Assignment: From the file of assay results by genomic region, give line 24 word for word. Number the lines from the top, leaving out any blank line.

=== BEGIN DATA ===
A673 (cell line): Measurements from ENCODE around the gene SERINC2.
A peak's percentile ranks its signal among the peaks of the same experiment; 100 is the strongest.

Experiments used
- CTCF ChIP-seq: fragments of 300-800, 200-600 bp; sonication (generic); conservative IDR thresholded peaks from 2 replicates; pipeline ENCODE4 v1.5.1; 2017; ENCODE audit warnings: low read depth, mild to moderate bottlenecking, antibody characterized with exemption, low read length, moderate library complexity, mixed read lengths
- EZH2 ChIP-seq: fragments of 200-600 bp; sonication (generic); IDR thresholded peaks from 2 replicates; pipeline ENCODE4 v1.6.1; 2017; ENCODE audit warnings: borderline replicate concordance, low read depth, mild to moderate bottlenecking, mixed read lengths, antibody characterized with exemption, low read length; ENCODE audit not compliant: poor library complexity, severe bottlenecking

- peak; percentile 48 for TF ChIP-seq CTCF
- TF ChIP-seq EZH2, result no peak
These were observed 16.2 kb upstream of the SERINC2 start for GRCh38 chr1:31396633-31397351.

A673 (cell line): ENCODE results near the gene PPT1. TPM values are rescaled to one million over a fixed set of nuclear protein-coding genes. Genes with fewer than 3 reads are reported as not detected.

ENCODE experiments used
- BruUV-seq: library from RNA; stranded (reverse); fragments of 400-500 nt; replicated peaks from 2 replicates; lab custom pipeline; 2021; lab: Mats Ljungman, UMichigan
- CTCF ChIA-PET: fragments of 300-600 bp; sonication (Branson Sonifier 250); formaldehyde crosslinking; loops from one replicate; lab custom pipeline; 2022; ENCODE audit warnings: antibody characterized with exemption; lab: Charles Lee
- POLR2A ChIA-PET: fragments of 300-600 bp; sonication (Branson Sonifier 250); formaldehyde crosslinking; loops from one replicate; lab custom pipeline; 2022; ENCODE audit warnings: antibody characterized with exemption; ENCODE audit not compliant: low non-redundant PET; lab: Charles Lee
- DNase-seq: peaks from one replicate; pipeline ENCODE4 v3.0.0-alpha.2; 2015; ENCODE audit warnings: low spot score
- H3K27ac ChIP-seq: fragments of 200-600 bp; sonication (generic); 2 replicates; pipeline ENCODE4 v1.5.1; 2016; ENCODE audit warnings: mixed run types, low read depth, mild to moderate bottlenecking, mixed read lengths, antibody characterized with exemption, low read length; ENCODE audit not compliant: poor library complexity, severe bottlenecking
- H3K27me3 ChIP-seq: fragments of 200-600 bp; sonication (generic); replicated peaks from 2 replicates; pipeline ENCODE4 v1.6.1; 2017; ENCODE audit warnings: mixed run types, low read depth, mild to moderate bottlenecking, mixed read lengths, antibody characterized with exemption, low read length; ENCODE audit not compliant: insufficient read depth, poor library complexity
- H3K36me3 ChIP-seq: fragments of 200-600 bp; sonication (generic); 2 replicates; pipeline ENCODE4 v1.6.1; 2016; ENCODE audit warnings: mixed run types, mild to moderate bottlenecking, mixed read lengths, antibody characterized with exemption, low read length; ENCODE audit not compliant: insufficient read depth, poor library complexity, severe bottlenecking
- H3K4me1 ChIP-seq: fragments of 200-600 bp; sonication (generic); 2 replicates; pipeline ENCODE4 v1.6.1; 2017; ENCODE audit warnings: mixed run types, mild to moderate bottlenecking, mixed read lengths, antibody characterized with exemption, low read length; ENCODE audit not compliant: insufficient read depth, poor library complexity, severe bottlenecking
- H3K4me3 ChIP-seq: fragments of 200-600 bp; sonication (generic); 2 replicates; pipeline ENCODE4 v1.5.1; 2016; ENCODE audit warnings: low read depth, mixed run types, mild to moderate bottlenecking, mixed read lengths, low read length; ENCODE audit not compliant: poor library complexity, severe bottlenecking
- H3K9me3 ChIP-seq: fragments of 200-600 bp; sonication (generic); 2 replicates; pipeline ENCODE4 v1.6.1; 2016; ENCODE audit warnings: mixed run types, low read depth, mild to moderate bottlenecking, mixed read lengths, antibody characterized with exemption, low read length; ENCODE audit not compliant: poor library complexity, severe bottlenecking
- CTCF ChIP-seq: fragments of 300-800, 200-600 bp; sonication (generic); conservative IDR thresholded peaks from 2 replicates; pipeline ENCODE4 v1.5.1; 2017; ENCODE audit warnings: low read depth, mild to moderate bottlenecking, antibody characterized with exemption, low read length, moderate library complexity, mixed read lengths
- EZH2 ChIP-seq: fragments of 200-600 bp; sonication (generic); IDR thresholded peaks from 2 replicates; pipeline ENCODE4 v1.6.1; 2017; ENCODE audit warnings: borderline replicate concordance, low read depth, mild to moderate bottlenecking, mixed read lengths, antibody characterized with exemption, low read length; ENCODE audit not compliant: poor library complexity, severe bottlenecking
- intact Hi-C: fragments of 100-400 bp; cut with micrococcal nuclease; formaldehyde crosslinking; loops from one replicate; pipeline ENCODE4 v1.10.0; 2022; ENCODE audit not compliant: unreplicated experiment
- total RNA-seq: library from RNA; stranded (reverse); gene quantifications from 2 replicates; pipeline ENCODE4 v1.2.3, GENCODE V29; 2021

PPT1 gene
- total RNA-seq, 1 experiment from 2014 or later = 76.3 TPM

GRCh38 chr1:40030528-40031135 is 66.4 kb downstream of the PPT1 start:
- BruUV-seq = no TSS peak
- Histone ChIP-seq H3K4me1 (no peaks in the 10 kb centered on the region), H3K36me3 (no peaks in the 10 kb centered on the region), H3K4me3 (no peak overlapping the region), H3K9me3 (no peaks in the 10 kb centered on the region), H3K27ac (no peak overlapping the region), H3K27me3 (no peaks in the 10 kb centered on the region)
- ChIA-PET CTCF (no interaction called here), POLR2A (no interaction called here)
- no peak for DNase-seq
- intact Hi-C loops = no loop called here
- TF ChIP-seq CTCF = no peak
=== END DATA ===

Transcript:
- total RNA-seq: library from RNA; stranded (reverse); gene quantifications from 2 replicates; pipeline ENCODE4 v1.2.3, GENCODE V29; 2021